Will the chefs contribute any ideas to the design of the menu, or is it completely up to the designer? Zoé: The designers meet the chefs. They’ll taste their food. They try to understand their spirit, their way of being, their humor, and then they are inspired to create a design in which they are completely free to do whatever they want.

When will people start buying tickets? Alex: The other thing that is different is the price. It’s a price accessible for all the people who like food and who like this sort of party spirit, and not necessarily for the people who have a lot of money. They’re $30, alcohol not included.

And once inside? Zoé: Guests have the choice to go to 6 different chefs each night, and taste amazing food. It’s a huge meal for $30 and it’s a distinguished chef’s meal. From 6 p.m. to 7 p.m., the venue will be open only to VIPs on the guest list and for around 200 people that will have $60 VIP tickets, with Veuve Clicquot champagne included. The VIP space will be open from 6 p.m. to 11:30, whereas the rest of the venue will be closed at 10 p.m. Besides approximately 100 tickets each night, all the tickets will be available on the 15th of September on the Le Fooding website. Before that day, some tickets will be available if you have a secret code. Alex: We’ll also have DJ’s spinning in the VIP area and in the general admission area, including Paul Sevigny and Kolkhoze from Le Baron in Paris.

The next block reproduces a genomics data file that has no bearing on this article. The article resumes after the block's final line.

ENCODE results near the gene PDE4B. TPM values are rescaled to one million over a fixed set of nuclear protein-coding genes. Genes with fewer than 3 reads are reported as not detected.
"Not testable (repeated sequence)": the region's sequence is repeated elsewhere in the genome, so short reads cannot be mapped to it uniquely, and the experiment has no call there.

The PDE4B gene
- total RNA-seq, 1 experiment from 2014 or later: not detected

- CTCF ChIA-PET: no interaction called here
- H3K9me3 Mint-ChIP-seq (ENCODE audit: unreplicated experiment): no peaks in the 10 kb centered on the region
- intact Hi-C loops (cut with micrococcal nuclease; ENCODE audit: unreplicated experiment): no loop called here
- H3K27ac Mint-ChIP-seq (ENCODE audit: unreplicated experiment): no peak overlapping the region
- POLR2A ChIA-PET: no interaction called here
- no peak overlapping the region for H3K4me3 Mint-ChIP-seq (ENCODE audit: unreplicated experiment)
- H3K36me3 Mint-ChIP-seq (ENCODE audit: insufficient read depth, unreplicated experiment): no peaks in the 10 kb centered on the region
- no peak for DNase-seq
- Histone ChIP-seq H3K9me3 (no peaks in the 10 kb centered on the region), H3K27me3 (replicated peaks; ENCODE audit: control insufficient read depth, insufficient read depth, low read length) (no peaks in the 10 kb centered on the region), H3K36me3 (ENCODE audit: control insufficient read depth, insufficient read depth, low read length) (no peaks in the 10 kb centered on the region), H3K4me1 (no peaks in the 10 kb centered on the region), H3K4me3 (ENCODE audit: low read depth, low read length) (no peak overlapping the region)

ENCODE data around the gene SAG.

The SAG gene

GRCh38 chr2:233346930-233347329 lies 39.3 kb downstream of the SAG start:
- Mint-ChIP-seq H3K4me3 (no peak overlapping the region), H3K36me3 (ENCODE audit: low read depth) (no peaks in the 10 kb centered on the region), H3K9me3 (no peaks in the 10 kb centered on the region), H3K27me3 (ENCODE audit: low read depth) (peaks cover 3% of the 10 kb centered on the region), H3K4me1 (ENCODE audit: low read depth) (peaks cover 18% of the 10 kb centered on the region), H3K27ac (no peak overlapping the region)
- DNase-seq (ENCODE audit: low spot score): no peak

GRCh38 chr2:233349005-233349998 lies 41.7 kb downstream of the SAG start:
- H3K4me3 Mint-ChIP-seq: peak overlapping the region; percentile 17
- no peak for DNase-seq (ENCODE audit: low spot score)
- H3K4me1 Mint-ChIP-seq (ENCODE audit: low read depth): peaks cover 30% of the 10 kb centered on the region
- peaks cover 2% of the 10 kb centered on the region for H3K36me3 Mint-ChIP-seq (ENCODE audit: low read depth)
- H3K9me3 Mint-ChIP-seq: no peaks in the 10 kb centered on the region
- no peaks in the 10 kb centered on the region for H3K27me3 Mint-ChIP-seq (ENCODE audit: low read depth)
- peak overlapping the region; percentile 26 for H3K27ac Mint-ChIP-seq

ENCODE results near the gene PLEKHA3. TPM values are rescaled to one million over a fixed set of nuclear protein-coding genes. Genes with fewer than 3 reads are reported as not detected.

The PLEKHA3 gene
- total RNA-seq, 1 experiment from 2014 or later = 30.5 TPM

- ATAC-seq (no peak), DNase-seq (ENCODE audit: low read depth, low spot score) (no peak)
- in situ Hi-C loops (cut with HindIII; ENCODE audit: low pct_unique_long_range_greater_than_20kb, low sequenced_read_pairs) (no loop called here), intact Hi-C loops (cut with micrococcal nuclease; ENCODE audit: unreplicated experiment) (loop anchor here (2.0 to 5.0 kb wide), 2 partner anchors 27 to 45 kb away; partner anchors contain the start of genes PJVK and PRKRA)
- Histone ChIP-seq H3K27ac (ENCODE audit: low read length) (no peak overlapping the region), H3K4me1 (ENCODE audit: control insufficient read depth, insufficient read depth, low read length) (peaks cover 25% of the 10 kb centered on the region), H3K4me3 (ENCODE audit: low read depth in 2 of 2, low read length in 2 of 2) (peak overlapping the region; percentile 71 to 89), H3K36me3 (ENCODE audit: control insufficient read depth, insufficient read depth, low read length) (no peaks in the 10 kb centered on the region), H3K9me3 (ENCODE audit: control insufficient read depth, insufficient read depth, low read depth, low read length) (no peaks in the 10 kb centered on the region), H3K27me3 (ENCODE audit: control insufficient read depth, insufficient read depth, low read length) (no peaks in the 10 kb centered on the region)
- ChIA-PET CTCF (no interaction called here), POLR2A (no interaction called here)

Industry Insiders: Yannig Samot, Straight from the Cul de Poule

Paris’ hippest restaurateur, the owner of La Famille and newly opened Cul de Poule (translation: “hen’s ass”) on going out in comfort, his disdain for trendy spots, and his funny side.

What do you do? I make restaurants where people feel at home, with good food and good feeling.

Where can we find you on a night off? I love L’Arpège because it’s a three-star Michelin restaurant, but the head chef and proprietor, Passard, turned it into a club. I like Le Baron because for once in my life I get into a happening nightclub, and with my flip-flops. Le Chateaubriand because Inaki Aizpitarte was my first chef, and because it’s always an adventure to eat there.

Who do you admire in the hospitality industry? The restaurant owner Julien Cohen’s gang because they do intelligent bistros and all are different — L’Altro, Quai Quai, Pizza Chic, Poujauran — because it’s the best bread and yeast forever. Also, Pierre Hermé because of his macaroons of course.

What positive trend do you see in dining? I love bistros where one can drink good wines … so rare in Paris nowadays.

Negative trends? The Costes kind of restaurants pisses me off … these trendy places where all the emphasis is on the decoration, but the quality of the food doesn’t follow.

What is something that people might not know about you? I am a comedian.

What are you doing tonight? The Superdiscount evening at La Famille.

Most anticipated event you have coming up in 2009? The premier of the film “Ma Premiere Etoile” on March 25.